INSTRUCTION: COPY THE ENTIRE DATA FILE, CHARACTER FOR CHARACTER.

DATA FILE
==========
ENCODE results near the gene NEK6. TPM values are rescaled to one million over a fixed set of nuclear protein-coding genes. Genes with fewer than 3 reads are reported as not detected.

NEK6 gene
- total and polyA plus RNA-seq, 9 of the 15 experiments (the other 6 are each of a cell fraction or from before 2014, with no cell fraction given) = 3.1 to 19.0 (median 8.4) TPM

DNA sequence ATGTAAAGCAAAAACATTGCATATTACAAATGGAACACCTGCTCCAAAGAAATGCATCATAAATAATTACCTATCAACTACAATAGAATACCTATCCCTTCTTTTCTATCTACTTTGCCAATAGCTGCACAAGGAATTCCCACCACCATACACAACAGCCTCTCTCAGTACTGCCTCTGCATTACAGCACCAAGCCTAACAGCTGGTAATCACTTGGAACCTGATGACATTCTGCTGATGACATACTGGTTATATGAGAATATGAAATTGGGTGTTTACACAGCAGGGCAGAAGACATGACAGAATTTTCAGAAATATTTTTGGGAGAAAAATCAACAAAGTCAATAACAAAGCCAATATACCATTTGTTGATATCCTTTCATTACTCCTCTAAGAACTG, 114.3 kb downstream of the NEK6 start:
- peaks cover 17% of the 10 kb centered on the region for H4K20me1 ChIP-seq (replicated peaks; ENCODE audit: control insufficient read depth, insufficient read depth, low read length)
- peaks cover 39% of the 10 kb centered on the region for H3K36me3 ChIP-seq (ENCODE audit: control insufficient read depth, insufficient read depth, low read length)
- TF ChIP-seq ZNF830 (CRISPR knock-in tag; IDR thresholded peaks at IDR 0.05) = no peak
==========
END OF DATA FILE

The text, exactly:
ENCODE results near the gene NEK6. TPM values are rescaled to one million over a fixed set of nuclear protein-coding genes. Genes with fewer than 3 reads are reported as not detected.

NEK6 gene
- total and polyA plus RNA-seq, 9 of the 15 experiments (the other 6 are each of a cell fraction or from before 2014, with no cell fraction given) = 3.1 to 19.0 (median 8.4) TPM

DNA sequence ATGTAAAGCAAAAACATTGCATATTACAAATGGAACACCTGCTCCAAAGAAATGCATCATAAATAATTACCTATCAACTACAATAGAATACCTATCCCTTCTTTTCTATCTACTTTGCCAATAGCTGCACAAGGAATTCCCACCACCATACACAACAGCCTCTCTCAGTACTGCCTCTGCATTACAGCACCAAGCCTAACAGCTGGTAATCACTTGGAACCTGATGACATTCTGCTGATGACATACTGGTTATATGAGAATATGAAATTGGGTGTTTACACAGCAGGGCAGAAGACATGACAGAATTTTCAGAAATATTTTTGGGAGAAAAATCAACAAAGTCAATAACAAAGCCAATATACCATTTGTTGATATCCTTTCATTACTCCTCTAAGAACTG, 114.3 kb downstream of the NEK6 start:
- peaks cover 17% of the 10 kb centered on the region for H4K20me1 ChIP-seq (replicated peaks; ENCODE audit: control insufficient read depth, insufficient read depth, low read length)
- peaks cover 39% of the 10 kb centered on the region for H3K36me3 ChIP-seq (ENCODE audit: control insufficient read depth, insufficient read depth, low read length)
- TF ChIP-seq ZNF830 (CRISPR knock-in tag; IDR thresholded peaks at IDR 0.05) = no peak